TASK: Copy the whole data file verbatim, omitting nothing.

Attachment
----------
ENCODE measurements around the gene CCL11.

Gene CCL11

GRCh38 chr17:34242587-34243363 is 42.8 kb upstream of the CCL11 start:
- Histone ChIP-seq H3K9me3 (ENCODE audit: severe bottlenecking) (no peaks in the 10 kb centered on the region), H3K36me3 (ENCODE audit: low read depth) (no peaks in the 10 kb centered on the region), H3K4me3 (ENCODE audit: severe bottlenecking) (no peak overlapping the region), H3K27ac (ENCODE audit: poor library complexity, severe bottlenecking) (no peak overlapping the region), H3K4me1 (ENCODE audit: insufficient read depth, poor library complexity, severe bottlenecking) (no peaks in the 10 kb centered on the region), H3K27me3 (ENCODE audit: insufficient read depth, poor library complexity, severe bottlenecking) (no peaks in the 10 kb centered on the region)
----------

ENCODE measurements around the gene CCL11.

Gene CCL11

GRCh38 chr17:34242587-34243363 is 42.8 kb upstream of the CCL11 start:
- Histone ChIP-seq H3K9me3 (ENCODE audit: severe bottlenecking) (no peaks in the 10 kb centered on the region), H3K36me3 (ENCODE audit: low read depth) (no peaks in the 10 kb centered on the region), H3K4me3 (ENCODE audit: severe bottlenecking) (no peak overlapping the region), H3K27ac (ENCODE audit: poor library complexity, severe bottlenecking) (no peak overlapping the region), H3K4me1 (ENCODE audit: insufficient read depth, poor library complexity, severe bottlenecking) (no peaks in the 10 kb centered on the region), H3K27me3 (ENCODE audit: insufficient read depth, poor library complexity, severe bottlenecking) (no peaks in the 10 kb centered on the region)